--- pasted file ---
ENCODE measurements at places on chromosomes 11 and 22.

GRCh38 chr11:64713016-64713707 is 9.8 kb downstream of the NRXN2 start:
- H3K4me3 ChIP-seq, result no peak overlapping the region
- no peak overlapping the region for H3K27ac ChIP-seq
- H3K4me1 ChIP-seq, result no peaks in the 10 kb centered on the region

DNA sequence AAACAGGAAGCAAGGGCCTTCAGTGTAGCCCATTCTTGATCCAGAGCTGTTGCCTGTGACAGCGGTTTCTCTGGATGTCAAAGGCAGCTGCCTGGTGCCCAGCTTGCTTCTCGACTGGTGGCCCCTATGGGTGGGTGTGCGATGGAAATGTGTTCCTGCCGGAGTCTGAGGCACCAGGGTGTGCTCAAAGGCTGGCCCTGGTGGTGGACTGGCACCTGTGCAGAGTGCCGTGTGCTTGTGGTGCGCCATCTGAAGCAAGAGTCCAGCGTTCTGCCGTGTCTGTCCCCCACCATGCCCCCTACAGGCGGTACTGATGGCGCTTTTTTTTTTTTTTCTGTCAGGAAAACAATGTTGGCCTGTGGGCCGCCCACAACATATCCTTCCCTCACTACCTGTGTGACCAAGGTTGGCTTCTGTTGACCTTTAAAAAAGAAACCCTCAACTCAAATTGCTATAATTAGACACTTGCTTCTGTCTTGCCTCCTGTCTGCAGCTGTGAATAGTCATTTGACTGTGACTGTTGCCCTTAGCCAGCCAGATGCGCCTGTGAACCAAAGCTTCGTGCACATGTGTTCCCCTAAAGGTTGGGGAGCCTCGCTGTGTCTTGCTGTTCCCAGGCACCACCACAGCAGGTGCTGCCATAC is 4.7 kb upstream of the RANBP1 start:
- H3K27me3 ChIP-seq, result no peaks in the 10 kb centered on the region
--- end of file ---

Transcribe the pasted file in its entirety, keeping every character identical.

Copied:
ENCODE measurements at places on chromosomes 11 and 22.

GRCh38 chr11:64713016-64713707 is 9.8 kb downstream of the NRXN2 start:
- H3K4me3 ChIP-seq, result no peak overlapping the region
- no peak overlapping the region for H3K27ac ChIP-seq
- H3K4me1 ChIP-seq, result no peaks in the 10 kb centered on the region

DNA sequence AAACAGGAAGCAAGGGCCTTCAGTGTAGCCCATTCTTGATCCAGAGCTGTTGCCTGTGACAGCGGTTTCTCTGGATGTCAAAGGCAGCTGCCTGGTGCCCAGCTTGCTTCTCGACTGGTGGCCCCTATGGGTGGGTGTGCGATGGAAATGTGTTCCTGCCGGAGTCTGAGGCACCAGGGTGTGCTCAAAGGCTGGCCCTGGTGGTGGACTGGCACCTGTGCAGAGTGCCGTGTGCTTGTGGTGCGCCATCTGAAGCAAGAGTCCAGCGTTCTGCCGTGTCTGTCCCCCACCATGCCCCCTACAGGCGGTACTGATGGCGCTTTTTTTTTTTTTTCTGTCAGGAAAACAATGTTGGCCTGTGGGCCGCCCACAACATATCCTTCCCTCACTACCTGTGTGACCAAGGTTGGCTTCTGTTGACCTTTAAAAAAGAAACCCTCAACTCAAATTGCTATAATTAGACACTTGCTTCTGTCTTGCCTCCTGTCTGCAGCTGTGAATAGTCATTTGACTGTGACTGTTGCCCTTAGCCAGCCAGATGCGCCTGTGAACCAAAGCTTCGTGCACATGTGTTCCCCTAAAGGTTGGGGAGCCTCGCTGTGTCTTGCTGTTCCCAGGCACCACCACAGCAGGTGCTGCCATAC is 4.7 kb upstream of the RANBP1 start:
- H3K27me3 ChIP-seq, result no peaks in the 10 kb centered on the region